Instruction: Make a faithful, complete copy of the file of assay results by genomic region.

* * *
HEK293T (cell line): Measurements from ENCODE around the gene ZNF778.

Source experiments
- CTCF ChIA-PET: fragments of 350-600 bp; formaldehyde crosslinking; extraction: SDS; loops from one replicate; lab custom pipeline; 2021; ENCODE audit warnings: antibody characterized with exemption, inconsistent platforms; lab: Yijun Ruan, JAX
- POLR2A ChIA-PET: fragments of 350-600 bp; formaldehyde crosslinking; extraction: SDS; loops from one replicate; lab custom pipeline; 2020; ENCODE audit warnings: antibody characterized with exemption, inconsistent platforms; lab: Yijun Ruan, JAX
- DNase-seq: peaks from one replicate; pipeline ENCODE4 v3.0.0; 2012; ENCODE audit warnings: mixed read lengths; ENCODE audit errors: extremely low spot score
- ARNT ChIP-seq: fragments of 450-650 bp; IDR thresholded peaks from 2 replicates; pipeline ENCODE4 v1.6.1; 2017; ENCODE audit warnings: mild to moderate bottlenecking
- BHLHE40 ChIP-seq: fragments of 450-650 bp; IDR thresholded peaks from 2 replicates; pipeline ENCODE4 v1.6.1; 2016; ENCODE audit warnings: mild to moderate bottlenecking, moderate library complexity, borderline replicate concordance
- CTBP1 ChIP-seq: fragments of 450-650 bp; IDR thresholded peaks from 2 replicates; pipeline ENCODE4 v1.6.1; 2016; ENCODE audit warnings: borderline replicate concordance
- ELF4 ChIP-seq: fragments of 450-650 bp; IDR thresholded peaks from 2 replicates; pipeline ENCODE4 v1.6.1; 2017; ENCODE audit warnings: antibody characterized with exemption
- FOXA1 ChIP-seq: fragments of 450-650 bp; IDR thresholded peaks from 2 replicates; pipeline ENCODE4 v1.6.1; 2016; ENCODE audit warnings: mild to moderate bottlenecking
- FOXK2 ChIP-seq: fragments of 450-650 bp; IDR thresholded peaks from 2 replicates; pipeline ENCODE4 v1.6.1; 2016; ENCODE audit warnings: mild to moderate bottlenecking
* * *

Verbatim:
HEK293T (cell line): Measurements from ENCODE around the gene ZNF778.

Source experiments
- CTCF ChIA-PET: fragments of 350-600 bp; formaldehyde crosslinking; extraction: SDS; loops from one replicate; lab custom pipeline; 2021; ENCODE audit warnings: antibody characterized with exemption, inconsistent platforms; lab: Yijun Ruan, JAX
- POLR2A ChIA-PET: fragments of 350-600 bp; formaldehyde crosslinking; extraction: SDS; loops from one replicate; lab custom pipeline; 2020; ENCODE audit warnings: antibody characterized with exemption, inconsistent platforms; lab: Yijun Ruan, JAX
- DNase-seq: peaks from one replicate; pipeline ENCODE4 v3.0.0; 2012; ENCODE audit warnings: mixed read lengths; ENCODE audit errors: extremely low spot score
- ARNT ChIP-seq: fragments of 450-650 bp; IDR thresholded peaks from 2 replicates; pipeline ENCODE4 v1.6.1; 2017; ENCODE audit warnings: mild to moderate bottlenecking
- BHLHE40 ChIP-seq: fragments of 450-650 bp; IDR thresholded peaks from 2 replicates; pipeline ENCODE4 v1.6.1; 2016; ENCODE audit warnings: mild to moderate bottlenecking, moderate library complexity, borderline replicate concordance
- CTBP1 ChIP-seq: fragments of 450-650 bp; IDR thresholded peaks from 2 replicates; pipeline ENCODE4 v1.6.1; 2016; ENCODE audit warnings: borderline replicate concordance
- ELF4 ChIP-seq: fragments of 450-650 bp; IDR thresholded peaks from 2 replicates; pipeline ENCODE4 v1.6.1; 2017; ENCODE audit warnings: antibody characterized with exemption
- FOXA1 ChIP-seq: fragments of 450-650 bp; IDR thresholded peaks from 2 replicates; pipeline ENCODE4 v1.6.1; 2016; ENCODE audit warnings: mild to moderate bottlenecking
- FOXK2 ChIP-seq: fragments of 450-650 bp; IDR thresholded peaks from 2 replicates; pipeline ENCODE4 v1.6.1; 2016; ENCODE audit warnings: mild to moderate bottlenecking